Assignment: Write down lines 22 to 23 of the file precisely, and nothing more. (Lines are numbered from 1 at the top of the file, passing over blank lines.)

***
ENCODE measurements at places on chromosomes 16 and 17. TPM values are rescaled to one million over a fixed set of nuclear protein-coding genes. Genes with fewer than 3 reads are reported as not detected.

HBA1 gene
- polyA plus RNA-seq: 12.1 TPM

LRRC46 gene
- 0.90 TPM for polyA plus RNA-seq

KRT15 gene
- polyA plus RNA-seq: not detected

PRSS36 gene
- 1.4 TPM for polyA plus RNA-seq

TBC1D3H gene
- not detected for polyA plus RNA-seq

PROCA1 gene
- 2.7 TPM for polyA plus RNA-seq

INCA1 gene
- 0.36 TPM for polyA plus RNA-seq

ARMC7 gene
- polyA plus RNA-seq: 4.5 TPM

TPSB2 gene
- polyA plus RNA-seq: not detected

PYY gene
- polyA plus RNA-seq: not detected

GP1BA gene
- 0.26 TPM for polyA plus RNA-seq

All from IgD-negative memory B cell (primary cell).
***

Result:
GP1BA gene
- 0.26 TPM for polyA plus RNA-seq